Cálcio em Braun-Blanquet (1932)

Temperature Graphs.—In order to determine the amount of heat which plant communities actually receive, it is necessary to have a self registering apparatus in the habitat. [Nota de rodapé 1: For aquatic communities ordinary measurements have given useful suggestions. Next to calcium content, water temperature is one of the most important factors in the composition of aquatic communities. In the Bryum schleicheri-Philonotis seriata flora of the springs of Feldberg in the Black Forest B. schleicheri dominates where the water temperature is 4 to 5°C. in early summer, but P. seriata where it is 7 to 8°C. Otherwise the habitats are alike, and the companion flora identical.] The problem is complicated by the fact that, strictly speaking, each layer of vegetation has its own peculiar temperature requirement. The upper layers influence the lower, making the climate more equable. (Braun-Blanquet 1932:85)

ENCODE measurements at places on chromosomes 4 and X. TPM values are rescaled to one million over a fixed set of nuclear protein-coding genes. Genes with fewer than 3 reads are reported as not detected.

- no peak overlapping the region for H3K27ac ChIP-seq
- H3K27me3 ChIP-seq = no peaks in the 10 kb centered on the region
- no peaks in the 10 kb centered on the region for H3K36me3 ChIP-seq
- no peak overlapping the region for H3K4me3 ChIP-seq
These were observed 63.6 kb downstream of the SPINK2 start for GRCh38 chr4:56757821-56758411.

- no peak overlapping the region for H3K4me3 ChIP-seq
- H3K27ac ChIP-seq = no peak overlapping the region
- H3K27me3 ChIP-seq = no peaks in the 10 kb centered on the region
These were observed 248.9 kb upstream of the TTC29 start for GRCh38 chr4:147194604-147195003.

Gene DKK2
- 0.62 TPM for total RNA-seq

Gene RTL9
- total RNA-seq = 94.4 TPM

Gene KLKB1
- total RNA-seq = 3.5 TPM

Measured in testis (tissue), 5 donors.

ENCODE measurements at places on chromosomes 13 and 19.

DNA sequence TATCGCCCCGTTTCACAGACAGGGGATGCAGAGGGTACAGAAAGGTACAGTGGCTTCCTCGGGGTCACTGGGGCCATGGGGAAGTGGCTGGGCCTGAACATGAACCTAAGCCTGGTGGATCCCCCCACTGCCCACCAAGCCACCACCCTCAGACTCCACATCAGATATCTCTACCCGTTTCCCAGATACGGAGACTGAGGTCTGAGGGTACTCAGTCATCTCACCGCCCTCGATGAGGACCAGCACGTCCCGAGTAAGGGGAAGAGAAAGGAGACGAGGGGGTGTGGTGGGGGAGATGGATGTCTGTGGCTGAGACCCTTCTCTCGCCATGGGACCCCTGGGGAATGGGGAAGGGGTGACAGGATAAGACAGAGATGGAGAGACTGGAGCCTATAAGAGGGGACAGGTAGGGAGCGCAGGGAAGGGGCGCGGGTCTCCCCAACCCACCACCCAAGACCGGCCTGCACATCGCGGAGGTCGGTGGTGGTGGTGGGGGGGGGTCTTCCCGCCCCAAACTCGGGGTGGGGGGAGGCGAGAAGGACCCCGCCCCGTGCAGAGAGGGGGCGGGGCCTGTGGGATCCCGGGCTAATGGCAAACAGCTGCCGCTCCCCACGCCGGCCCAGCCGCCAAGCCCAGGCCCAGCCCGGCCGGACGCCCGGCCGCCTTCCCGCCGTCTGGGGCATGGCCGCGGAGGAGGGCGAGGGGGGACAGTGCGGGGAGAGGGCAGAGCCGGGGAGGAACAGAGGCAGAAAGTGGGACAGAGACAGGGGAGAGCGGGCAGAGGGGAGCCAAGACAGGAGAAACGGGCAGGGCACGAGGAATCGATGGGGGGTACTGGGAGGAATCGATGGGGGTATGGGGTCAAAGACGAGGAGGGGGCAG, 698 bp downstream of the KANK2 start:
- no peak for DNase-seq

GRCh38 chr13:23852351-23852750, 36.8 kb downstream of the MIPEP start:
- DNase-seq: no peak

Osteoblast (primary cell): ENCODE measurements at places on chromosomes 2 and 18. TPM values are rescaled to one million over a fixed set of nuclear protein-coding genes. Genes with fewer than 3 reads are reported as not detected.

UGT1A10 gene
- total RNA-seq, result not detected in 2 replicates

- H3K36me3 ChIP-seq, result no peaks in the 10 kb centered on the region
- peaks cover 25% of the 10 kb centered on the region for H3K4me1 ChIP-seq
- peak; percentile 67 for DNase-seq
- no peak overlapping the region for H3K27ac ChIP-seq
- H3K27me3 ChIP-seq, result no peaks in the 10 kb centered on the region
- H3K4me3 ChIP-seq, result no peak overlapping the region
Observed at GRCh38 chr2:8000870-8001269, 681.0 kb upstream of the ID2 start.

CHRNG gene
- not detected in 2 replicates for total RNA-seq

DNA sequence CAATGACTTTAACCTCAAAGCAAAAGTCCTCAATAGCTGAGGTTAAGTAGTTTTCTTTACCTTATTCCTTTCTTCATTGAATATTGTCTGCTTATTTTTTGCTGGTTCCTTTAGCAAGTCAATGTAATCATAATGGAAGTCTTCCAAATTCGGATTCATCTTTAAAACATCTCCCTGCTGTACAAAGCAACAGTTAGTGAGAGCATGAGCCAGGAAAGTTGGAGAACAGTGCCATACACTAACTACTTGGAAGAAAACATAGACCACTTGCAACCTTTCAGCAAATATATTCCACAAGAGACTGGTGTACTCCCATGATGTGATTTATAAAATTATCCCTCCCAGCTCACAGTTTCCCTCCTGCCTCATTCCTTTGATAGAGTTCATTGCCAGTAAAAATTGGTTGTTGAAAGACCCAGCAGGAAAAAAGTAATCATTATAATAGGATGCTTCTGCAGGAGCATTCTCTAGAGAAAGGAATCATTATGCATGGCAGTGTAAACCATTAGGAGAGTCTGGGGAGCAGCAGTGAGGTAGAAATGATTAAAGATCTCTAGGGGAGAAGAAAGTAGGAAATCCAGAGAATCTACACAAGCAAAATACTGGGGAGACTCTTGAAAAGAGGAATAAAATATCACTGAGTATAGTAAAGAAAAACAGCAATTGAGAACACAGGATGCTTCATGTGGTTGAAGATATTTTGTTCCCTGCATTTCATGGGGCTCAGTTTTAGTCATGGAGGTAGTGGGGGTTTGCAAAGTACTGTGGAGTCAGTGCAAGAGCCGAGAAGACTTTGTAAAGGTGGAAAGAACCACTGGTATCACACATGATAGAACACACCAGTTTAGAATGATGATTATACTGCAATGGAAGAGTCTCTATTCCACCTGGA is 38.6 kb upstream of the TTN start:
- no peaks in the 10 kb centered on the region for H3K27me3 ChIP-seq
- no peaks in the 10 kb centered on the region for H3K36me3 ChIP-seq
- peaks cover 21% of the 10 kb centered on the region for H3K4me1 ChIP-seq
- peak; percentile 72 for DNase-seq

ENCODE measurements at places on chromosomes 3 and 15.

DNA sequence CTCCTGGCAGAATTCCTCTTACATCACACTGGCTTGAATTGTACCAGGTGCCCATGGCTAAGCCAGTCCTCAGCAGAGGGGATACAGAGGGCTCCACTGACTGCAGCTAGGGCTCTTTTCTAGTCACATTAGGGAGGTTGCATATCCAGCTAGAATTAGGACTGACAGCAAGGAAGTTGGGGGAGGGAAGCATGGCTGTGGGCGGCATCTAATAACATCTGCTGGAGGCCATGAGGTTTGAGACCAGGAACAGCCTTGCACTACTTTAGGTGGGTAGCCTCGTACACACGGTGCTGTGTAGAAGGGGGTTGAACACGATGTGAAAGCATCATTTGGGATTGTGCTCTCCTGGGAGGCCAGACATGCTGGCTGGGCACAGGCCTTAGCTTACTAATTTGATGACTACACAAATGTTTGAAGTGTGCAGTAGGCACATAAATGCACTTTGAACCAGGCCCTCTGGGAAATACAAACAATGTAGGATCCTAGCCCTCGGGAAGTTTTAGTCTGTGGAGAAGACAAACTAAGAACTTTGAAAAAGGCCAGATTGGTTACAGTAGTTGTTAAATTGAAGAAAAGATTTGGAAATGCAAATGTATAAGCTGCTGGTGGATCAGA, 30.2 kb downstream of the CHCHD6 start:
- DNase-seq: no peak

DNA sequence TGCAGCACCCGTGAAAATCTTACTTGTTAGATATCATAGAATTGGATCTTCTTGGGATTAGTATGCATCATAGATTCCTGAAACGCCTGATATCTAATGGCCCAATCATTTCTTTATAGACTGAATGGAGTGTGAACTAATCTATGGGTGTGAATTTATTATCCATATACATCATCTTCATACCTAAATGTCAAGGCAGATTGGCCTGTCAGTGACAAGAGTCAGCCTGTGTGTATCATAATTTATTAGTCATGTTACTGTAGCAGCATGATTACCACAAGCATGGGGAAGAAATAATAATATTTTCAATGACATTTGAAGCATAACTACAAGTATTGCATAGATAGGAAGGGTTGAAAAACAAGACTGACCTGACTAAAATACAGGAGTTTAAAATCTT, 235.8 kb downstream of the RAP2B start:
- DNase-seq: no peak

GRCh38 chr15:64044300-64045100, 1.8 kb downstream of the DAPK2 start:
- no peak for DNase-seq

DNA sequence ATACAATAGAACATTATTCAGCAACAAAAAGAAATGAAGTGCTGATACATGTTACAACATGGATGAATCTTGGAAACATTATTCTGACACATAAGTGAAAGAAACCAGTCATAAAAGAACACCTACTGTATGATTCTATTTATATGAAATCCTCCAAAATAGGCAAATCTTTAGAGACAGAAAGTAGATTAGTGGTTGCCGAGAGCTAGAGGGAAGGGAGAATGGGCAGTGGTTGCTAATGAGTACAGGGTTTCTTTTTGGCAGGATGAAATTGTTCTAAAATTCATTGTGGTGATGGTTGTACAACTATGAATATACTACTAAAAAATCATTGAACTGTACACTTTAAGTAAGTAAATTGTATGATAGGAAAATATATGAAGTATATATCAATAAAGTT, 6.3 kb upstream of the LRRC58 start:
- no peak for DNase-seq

Measuring Rainfall.—The characterization of climate according to rainfall is the business of the weather service. Daily precipitation is measured and from this are obtained the monthly and annual means and the number of rainy days and their distribution throughout the year. The last two points are of especial importance for biology. In uninhabited places, especially in high mountains, the total annual precipitation alone is taken by means of rain collectors. The ample collecting vessel, with windshield, is supplied with 6 kg. of calcium chloride to prevent freezing. A thin layer of oil poured over the contents prevents evaporation. Thus one annual measuring and emptying suffices. This “totalizer,” by acting as dust collector, also gives important data on soil formation (cf. p. 176). The establishment of rain collectors at high altitudes in the Pyrenees and the Alps has brought out the important fact that the total precipitation in mountains increases up to very great heights. (Braun-Blanquet 1932:114)